INDIA TOUR OF ENGLAND, 2022
Jason Roy is 4, 0, 27 and 0 in his last four innings against India. ©Getty
If the Indian think tank were to rank the perfect ODI over the past five years, the Oval game would top the order. Jasprit Bumrah and Mohammed Shami stifled England for just 110. Rohit Sharma then finished with a windy fifty as India cleared the runs without breaking stride. On that day, just after winning the draw, nothing could have gone wrong for India.
Incidentally, this superlatively paced bowling spectacle shed light on PowerPlay’s recent shortcomings in India. They had entered the opener with the worst averages, strike rate and save rate in the first 10 overs in the 50 over format since the 2019 World Cup. The visitors also included an additional specialist pace bowler at Prasidh Krishna rather than a more comprehensive option in Shardul Thakur. It is true that Prasidh has been in fine form in the ODIs and his style of bowling was suited to the extra bounce offered by the oval track. However, somewhere it also indicated India’s attacking mindset of chasing wickets. As a caveat, conditions at Lord’s for the second ODI need not prove to be so favorable for bowlers, although the slope is a factor on the ground.
Shikhar Dhawan, who last played a competitive game in May, looked rusty for a while but his time in the middle could prove just the right tonic for finding his batting rhythm. Meanwhile, Rohit’s carefree approach to the top was a continuation of India’s restyled hitting philosophy. England, on the other hand, finds itself on fragile foundations. Despite the return of in-form hitters – Jonny Bairstow and Joe Root – to the setup, the first order continues to be a line of concern.
Jason Roy’s scores against India in the four limited overs matches were: 4, 0, 27 and 0. The England flyhalf has had its share of prolonged struggles in limited overs cricket in the past, but he invariably regained his mojo. He would therefore seek to draw strength from his previous experiences. If the new ball continues to move, England may have to recalibrate their plans to some extent at the top. With many of their pace bowlers out of action due to injury, the bowling unit also appears to be lacking a bit of edge. Even if in the first match, they didn’t have enough points to defend. England believe they have the depth of shot required to bounce back at Lord’s.
When: England vs India, 2nd ODI, July 14, 1pm local, 5.30pm IST
Where: Lord’s, London
What to expect: If the Lord’s track also has grass cover/moisture, the team that wins the toss is ready to play. Incidentally, a few weeks ago when Somerset faced Middlesex in a T20 Blast match, Tory Karl McDermott left a tint of grass behind. The white Kookaburra swung more than expected not only in the first ODI but also in the previous T20I series. The sample size, however, is small. The weather forecast suggests it will be mostly clear.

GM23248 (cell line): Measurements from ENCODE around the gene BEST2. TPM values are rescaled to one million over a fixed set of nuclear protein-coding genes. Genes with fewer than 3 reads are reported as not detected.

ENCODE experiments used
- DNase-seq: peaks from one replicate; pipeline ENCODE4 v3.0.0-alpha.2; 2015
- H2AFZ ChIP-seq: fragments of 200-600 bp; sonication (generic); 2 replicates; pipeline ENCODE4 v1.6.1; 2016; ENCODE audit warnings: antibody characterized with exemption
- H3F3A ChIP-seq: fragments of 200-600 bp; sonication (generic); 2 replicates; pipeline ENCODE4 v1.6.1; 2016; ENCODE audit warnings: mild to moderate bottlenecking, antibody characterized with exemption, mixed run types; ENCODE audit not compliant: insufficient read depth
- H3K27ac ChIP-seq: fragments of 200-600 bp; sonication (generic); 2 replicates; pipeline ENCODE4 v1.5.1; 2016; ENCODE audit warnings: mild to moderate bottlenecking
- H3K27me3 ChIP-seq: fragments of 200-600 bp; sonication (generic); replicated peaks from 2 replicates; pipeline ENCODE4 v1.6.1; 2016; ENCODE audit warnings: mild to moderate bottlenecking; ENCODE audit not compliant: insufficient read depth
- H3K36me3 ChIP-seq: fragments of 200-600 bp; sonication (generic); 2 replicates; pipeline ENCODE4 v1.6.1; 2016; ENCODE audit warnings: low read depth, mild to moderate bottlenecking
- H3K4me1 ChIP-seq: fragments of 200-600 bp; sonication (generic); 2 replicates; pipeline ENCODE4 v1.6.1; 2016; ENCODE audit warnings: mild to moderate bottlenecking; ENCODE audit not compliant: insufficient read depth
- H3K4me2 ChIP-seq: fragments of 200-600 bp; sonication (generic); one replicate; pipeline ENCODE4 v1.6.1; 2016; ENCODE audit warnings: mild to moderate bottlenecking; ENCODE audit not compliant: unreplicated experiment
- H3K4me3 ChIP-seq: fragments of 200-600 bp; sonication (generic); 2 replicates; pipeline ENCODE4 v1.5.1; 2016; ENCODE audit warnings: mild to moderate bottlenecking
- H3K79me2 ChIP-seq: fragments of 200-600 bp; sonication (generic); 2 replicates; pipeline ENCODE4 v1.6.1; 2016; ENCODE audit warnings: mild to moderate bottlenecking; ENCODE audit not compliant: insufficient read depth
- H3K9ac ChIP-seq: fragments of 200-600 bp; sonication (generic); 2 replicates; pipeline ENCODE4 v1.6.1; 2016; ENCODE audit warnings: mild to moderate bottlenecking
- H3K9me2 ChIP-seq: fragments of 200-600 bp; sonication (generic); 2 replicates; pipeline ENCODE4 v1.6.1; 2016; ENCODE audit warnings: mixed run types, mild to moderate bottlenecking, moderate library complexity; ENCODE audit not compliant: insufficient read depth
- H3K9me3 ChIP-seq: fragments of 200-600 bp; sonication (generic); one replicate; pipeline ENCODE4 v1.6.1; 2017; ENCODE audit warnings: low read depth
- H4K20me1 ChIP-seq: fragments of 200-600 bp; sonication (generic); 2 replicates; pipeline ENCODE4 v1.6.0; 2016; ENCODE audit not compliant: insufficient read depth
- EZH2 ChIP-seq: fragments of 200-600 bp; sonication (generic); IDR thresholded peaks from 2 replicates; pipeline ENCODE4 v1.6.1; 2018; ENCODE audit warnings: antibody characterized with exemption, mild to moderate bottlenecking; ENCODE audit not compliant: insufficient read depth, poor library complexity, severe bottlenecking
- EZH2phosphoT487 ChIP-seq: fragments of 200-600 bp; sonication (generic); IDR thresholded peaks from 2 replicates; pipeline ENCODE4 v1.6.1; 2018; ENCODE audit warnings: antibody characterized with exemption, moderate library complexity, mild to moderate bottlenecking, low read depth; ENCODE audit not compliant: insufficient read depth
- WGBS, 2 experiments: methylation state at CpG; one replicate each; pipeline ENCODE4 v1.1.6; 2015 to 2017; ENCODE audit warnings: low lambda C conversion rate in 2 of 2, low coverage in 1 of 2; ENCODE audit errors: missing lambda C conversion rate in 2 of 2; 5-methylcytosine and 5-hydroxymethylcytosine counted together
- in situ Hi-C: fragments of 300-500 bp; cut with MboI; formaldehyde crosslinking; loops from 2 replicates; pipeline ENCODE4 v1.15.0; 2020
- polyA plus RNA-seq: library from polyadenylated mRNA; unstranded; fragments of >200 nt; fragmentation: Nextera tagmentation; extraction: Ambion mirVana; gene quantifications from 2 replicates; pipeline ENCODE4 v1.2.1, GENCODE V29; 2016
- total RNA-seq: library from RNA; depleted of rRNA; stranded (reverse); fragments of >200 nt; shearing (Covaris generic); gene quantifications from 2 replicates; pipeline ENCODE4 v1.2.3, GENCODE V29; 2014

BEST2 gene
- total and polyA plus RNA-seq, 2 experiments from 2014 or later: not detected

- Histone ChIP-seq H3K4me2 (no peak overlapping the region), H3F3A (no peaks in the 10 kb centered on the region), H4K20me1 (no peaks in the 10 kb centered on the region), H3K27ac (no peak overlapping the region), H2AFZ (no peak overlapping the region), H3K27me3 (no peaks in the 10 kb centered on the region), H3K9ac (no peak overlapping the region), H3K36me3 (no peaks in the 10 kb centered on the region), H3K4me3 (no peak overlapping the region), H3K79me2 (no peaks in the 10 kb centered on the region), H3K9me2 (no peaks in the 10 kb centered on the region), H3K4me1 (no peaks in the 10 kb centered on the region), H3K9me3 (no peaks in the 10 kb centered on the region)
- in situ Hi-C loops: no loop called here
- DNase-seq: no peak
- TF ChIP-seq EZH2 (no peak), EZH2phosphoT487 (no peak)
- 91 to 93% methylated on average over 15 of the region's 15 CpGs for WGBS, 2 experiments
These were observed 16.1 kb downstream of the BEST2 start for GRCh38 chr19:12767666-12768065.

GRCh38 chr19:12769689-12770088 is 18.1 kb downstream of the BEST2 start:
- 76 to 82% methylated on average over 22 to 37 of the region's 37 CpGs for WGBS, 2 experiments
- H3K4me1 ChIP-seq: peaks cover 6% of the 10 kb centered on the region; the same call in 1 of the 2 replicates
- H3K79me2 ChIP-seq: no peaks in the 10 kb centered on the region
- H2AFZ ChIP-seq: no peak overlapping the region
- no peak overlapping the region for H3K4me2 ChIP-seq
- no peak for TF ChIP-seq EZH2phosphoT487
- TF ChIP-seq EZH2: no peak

England could trust the batting order and play the same XI that raced to a 10-wicket loss in the opener. Harry Brook and Phil Salt are the two options available if England are to tinker with their failed batting unit.
Possible eleven: Jason Roy, Jonny Bairstow, Joe Root, Ben Stokes, Jos Buttler (c, wk), Liam Livingstone, Moeen Ali, David Willey, Craig Overton, Brydon Carse and Reece Topley.
India would likely continue with the winning combination. Virat Kohli, who was taken down by a groin problem, could be rested for the second game in a row given the short time between games.
Possible eleven: Rohit Sharma (c), Shikhar Dhawan, Shreyas Iyer/Virat Kohli, Suryakumar Yadav, Rishabh Pant (wk), Hardik Pandya, R Jadeja, Mohammed Shami, Jasprit Bumrah, Yuzvendra Chahal and Prasidh Krishna.
Did you know?
– India have lost all three ODI series they have played outside of Asia since 2020 – New Zealand, Australia and South Africa.
– Three top-four Ducks for England in an ODI – Roy, Bairstow and Root against Australia at Adelaide in 2018. Roy, Root and Stokes against India at The Oval in 2022.
– Players with 40+ average and 100+ strike rate in ODIs since January 2018 (minimum 1500 runs) – Jonny Bairstow, Jason Roy and Jos Buttler.
What they said:
“There was obviously a bit in the wicket at the start and I thought Jasprit Bumrah had exposed it particularly well. We had the big guns come back. They were all in the best shape of their lives, playing the test of cricket. so that proves that it was not easy there, but we have to look and think that there is a way to try to manage better, to try not to lose so many wickets at the beginning, and we have to learn quickly, ” butler on England’s collapse at the Oval.